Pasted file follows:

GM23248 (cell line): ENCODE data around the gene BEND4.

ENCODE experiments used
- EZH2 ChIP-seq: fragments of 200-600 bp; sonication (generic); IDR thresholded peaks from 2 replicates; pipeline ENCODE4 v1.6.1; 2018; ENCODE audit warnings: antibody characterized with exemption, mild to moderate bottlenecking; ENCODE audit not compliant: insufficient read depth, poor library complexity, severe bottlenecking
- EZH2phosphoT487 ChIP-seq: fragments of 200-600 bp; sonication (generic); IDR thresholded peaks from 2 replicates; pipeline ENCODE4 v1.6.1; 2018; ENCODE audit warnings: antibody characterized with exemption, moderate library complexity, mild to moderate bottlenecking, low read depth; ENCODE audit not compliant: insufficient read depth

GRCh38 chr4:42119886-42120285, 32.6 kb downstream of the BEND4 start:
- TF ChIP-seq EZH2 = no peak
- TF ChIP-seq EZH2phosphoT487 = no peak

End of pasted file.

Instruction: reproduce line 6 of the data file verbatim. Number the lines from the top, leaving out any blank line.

- TF ChIP-seq EZH2 = no peak